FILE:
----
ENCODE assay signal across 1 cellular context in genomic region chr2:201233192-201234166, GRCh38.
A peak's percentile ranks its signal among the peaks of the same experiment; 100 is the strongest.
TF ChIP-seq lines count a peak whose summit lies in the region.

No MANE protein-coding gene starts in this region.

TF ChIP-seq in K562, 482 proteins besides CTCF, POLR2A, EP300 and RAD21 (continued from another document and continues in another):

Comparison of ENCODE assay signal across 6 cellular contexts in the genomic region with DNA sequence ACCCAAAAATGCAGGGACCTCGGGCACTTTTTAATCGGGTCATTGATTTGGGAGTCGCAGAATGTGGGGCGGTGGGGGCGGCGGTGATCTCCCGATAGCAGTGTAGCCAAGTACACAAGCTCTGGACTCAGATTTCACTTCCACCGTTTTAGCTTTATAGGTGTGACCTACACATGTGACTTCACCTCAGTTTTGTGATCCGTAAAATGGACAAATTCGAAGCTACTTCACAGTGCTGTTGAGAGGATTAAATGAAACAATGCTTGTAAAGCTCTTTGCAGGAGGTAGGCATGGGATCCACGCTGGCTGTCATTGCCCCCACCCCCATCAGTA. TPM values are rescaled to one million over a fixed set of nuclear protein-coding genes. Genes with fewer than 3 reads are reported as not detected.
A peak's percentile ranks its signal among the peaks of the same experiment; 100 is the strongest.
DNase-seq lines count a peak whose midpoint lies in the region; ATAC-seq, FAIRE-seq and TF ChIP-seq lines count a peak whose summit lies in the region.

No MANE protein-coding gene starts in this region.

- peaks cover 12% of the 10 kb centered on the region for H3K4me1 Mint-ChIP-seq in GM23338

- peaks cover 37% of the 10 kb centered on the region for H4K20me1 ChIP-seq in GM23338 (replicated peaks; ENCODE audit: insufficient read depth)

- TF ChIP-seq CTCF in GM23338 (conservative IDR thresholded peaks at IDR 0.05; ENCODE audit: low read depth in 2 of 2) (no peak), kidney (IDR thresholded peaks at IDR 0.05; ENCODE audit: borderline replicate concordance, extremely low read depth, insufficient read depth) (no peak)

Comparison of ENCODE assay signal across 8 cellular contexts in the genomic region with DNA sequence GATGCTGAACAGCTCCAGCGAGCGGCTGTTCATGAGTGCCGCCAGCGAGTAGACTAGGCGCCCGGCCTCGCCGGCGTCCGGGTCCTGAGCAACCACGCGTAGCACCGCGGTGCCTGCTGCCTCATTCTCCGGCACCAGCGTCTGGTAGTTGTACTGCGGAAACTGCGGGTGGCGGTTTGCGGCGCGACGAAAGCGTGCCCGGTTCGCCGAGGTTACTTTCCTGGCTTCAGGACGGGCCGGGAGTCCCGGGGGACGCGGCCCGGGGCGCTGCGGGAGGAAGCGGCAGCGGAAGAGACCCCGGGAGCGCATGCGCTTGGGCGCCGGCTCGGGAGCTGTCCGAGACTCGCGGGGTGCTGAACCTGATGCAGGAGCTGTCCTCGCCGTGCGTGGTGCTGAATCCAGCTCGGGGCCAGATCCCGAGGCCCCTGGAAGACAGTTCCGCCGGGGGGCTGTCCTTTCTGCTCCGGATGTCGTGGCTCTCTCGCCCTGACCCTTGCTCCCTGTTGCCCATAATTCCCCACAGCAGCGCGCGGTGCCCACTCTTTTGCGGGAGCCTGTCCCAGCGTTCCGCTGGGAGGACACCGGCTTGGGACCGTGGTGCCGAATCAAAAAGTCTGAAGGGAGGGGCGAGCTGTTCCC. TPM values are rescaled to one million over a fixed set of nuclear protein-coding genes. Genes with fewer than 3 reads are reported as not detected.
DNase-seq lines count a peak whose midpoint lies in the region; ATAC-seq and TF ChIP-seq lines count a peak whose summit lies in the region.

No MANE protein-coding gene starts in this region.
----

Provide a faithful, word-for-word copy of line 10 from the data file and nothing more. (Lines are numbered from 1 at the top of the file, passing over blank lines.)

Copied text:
- peaks cover 12% of the 10 kb centered on the region for H3K4me1 Mint-ChIP-seq in GM23338